High school: Chores and babysitting my siblings. Lots of babysitting my siblings. Listening to records & AM radio. Talking on the phone, shopping or baking with my girlfriends. At their houses. At Wendy’s it was snickerdoodles. At Vikki’s it was fudge. Or maybe we just ate her mother’s fudge, because she was such an amazing baker. Vikki and I used to joke that we would widen our doors for each other when we got older. Forecasting the obesity that never materialized.

…back to September and another tradition…

First Day of School Picture

8th grade


Went to school…We had to write an imaginary story in English about what we would do with a super power. I picked invisibility. The lunch here is so much better than last year…On the way home the bus broke down & we had to change busses to get home…(grade 9)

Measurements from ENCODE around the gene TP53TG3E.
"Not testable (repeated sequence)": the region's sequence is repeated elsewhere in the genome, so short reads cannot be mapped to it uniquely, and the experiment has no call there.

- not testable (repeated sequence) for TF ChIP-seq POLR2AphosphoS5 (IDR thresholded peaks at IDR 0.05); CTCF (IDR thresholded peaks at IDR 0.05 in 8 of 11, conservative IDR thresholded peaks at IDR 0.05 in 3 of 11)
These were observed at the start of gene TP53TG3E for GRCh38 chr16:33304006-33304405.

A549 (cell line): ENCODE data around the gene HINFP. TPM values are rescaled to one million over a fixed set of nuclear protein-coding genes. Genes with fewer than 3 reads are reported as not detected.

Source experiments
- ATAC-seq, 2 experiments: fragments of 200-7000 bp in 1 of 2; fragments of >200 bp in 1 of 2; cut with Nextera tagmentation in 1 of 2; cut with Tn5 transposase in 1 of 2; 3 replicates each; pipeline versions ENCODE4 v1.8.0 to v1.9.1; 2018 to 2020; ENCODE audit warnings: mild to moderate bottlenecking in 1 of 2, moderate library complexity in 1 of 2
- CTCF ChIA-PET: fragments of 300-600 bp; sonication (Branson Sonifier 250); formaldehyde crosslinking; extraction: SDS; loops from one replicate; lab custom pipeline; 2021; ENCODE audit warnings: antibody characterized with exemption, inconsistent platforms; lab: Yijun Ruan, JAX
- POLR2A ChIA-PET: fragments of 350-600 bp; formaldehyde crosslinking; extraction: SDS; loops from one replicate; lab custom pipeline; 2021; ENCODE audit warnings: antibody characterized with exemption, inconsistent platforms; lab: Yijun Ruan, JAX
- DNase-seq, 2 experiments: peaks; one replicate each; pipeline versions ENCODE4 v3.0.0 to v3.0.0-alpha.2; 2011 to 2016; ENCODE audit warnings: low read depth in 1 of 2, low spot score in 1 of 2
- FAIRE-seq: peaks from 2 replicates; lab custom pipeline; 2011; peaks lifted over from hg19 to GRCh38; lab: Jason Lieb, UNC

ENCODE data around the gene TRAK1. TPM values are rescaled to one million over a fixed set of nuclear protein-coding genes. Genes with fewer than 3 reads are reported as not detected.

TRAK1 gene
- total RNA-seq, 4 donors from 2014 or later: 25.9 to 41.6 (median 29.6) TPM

The Whole darn Bunch

Opa never told me about his drawings.

I found one in a box with a stack of his and Oma’s old photographs. A small rectangle of cardstock – measuring about 6″ x 2 1/4.”  Drawn in ink, perhaps with a fountain pen. My mother had written on the back…identifying it as Opa’s handiwork.


opa oma friends 1926005
circa 1926

Who are these people? I recognized two names: “Hank” is Opa and “Ruth” is Oma.  The details make me smile. Cowlicks. Curly hair. Twelve friends holding hands and grinning. Each person just a bit different from the next. Whimsical and sweet and young and happy.

And then I found these photos tucked in with the drawing.

opa oma friends 1926002
Labor Day 1926 Loveland Park, Ohio